The Algorithmic Fairness and Opacity Group (AFOG) at Berkeley has written an open letter to Google executives supporting fired ethics researcher Timnit Gebru and the response (see also) of AI researchers inside Google. The telling point is this: "Ultimately change requires that dominant groups cede power. Institutional commitment must be embodied in practices and processes to enact meaningful change." In this letter dominant groups are defined in terms of position and race, but the same basic equation applies no matter how power is defined, whether it be by income, ethnicity, religion, language, or whatever. Change requires that dominant groups cede power. And what this means is that no single group or individual has ultimate power - it means moving from a hierarchy to something different. I'm not sure Google has the skills, capacities, or even the legal right to do this. But it's the only way to replace rapaciousness with ethical behaviour.
Cynics would say that the algorithm worked exactly as designed when it included administrators and doctors seeing patients remotely from home, "especially since hospital leadership had been made aware of the problem on Tuesday... and responded not by fixing the algorithm." As Roger McNamee wrote, "One of the core attractions of algorithms is that they allow the powerful to blame a black box for politically unattractive outcomes for which they would otherwise be responsible." This is why we need to be doubly watchful of the role of the algorithm in education.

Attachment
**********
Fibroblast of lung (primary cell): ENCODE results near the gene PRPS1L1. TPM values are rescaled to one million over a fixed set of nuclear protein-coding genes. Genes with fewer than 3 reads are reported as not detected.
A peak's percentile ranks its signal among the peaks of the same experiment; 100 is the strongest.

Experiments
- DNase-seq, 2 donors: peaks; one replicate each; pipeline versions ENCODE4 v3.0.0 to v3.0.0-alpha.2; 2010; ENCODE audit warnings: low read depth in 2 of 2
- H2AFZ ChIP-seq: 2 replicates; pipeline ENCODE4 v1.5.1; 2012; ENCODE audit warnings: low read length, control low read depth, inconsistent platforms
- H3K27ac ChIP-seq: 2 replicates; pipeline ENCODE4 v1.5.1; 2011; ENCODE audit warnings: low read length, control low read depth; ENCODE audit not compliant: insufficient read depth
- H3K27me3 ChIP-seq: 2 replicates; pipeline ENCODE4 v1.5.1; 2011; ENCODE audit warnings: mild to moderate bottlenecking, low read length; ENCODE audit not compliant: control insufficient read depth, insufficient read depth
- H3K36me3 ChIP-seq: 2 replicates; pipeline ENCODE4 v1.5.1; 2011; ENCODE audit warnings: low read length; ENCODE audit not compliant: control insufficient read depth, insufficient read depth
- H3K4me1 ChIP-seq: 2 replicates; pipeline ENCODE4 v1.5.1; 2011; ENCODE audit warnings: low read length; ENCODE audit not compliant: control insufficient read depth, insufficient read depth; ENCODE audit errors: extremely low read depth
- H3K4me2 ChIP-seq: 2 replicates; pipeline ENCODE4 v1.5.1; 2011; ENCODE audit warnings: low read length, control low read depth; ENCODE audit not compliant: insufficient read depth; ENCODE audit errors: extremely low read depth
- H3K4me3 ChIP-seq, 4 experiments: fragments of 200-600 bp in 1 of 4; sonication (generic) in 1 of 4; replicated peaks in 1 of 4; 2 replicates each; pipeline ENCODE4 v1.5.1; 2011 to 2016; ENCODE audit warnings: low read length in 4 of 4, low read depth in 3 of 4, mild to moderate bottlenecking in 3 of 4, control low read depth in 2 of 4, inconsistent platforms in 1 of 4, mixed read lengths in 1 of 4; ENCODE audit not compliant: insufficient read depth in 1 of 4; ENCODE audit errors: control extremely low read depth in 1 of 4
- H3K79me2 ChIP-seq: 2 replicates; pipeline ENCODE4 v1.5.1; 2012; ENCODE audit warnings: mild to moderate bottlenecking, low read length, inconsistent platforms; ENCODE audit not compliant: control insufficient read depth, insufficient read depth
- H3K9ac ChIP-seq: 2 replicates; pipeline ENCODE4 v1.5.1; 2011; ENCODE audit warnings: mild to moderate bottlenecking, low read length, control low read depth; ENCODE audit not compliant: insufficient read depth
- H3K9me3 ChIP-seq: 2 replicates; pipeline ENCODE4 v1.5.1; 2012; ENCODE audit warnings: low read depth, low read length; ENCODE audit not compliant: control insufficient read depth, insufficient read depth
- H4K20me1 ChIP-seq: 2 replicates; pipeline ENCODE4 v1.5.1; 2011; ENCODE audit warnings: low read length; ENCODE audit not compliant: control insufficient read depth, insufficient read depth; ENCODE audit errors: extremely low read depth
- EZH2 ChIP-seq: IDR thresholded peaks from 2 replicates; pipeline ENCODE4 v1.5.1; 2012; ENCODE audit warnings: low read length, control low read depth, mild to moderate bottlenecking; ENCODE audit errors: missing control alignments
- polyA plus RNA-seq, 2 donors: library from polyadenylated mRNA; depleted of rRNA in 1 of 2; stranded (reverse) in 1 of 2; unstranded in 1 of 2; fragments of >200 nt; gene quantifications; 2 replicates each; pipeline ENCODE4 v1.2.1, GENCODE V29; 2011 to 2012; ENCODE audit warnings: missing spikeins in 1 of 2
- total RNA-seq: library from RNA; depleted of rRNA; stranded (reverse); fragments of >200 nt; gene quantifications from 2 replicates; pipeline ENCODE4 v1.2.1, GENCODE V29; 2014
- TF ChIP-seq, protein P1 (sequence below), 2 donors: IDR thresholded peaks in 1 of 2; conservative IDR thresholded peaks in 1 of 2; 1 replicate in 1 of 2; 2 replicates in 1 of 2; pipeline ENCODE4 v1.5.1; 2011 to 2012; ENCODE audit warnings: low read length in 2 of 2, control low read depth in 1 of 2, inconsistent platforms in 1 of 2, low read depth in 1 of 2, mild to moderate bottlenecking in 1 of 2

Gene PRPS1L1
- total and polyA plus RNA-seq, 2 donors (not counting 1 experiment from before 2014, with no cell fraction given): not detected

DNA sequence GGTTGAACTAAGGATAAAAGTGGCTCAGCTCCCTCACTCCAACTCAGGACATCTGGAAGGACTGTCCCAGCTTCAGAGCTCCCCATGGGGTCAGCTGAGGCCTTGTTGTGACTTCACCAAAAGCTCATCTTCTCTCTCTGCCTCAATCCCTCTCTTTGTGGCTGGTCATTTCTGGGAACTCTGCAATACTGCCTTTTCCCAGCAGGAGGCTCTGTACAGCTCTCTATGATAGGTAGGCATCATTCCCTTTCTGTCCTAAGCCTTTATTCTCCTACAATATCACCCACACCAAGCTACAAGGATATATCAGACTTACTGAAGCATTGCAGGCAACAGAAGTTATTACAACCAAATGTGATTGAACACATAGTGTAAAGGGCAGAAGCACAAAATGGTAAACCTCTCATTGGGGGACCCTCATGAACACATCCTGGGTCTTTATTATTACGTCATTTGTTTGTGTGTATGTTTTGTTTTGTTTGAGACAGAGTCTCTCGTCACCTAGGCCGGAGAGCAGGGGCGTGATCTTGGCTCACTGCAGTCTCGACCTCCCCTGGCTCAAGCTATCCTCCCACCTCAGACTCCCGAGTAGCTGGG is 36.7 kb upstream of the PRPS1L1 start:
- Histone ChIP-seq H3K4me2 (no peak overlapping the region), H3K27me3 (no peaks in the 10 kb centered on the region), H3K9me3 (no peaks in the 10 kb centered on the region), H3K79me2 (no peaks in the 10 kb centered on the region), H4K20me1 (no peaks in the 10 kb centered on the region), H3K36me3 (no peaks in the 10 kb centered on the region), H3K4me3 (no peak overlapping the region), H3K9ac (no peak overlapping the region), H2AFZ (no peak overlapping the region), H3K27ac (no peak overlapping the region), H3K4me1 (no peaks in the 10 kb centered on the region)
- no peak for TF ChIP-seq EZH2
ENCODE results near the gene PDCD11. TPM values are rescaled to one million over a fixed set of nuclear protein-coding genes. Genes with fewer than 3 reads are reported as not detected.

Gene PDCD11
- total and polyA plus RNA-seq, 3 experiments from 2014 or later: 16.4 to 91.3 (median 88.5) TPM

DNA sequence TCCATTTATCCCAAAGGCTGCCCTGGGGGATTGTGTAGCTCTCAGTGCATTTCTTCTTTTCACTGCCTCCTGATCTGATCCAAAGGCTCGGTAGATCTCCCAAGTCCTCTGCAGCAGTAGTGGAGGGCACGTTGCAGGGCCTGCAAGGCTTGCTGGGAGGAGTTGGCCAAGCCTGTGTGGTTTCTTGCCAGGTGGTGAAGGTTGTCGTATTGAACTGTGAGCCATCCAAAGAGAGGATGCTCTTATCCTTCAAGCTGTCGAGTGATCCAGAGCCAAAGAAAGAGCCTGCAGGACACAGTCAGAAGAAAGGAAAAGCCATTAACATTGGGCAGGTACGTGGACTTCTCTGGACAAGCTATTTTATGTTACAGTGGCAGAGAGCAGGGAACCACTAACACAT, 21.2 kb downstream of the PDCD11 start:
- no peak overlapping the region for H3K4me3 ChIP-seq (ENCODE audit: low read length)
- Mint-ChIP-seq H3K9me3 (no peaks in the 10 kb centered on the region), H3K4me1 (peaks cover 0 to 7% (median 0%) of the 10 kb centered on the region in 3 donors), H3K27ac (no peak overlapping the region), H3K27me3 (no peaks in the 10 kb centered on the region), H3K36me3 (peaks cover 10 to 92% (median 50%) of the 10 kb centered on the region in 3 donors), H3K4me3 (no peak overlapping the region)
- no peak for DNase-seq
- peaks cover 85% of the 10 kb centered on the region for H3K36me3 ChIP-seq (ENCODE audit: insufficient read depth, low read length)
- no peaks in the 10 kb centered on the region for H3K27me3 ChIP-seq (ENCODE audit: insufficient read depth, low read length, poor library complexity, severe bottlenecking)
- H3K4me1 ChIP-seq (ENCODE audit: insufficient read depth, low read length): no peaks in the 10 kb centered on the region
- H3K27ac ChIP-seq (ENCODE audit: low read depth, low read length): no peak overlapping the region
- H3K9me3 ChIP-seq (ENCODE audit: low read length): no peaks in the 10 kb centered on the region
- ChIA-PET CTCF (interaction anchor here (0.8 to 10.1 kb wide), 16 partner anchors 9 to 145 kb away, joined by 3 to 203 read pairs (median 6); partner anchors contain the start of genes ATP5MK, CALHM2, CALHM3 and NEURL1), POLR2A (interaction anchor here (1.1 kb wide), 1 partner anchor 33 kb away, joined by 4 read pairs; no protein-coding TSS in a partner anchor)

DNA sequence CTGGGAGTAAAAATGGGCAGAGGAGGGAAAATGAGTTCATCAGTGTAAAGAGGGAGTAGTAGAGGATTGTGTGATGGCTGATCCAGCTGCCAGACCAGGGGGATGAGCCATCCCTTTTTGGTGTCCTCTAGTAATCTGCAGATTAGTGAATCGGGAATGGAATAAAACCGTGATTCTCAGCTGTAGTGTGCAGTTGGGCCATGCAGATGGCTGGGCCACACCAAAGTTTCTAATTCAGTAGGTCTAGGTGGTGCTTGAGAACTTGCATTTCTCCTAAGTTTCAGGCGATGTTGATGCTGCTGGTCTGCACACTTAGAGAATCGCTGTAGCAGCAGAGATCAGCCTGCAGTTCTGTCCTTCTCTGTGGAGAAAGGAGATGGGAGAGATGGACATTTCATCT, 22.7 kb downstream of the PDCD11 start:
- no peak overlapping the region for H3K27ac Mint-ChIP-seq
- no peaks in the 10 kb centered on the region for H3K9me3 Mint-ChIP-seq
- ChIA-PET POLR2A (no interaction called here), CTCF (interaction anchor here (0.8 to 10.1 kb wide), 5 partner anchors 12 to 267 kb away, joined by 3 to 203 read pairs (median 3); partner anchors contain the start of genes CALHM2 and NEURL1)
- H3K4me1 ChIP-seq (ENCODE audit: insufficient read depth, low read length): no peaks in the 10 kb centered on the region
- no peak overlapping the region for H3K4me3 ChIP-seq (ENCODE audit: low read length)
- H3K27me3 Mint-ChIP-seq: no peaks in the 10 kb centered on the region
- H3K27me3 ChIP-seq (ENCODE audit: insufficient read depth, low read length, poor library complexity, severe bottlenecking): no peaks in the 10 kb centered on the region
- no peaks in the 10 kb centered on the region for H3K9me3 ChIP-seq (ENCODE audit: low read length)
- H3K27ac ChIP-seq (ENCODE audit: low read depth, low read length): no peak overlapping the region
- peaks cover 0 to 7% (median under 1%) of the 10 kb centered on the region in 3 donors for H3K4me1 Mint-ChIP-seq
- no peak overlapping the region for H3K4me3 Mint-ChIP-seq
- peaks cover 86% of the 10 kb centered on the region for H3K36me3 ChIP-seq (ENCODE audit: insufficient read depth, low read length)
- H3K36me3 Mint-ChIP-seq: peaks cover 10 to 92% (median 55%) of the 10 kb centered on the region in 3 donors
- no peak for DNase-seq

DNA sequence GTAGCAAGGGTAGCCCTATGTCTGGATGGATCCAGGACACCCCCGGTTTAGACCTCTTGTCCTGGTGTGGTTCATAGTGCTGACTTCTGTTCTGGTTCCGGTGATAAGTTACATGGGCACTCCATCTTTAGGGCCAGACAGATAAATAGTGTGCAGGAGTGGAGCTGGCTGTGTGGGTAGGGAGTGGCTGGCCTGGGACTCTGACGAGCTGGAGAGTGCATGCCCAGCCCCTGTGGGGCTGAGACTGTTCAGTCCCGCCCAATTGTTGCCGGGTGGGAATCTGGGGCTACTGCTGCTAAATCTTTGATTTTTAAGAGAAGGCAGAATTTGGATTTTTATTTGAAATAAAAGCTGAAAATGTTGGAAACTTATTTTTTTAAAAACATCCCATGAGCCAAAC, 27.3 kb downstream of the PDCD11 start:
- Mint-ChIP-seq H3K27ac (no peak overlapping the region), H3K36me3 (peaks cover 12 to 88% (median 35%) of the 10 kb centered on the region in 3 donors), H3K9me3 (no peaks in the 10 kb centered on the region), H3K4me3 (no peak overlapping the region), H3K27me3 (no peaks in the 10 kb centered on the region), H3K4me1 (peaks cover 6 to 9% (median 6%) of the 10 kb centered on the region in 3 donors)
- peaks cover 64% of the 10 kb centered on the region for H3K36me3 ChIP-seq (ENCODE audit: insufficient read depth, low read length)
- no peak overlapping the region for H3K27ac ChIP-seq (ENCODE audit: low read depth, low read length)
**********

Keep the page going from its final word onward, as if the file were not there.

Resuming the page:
Education for the most marginalised post‑COVID‑19: Guidance for governments on the use of digital technologies in education
Tim Unwin, Azra Naseem, Alicja Pawluczuk, Mohamed Shareef, Paul Spiesberger, Paul West, Christopher Yoo, EdTech Hub, 2020/12/23
I admit that I stalled on the very first point of this report (118 page PDF) - not because it's wrong, but because it's where we have so much disagreement in education. It's this: "it is essential to begin by thinking about the educational outcomes that you want to achieve, and only then seek to identify the technological modalities that best suit your context and financial capabilities." And, true, it is advice I give everyone when they ask me 'what technology is best?' It really depends on what you want to do. And to me, the key word in this sentence is 'you'. Who makes the decisions about what we want to do? And this is where I part ways with almost everyone in the field. Everyone has an agenda for education, it seems: some see it as the route to social justice, others see it as the path to economic development and workforce training, others are focused on building character and responsible citizens, and me - well, I ask the learners directly, what do you want to do, and then focus my response on the technology - all of it, including digital media, educational institutions, legal framework - that supports that. Viewed in that context, this isn't a bad report - but let's understand that it is directed toward "senior government officials who have already taken the first steps towards creating fairer and better education systems" and work from there.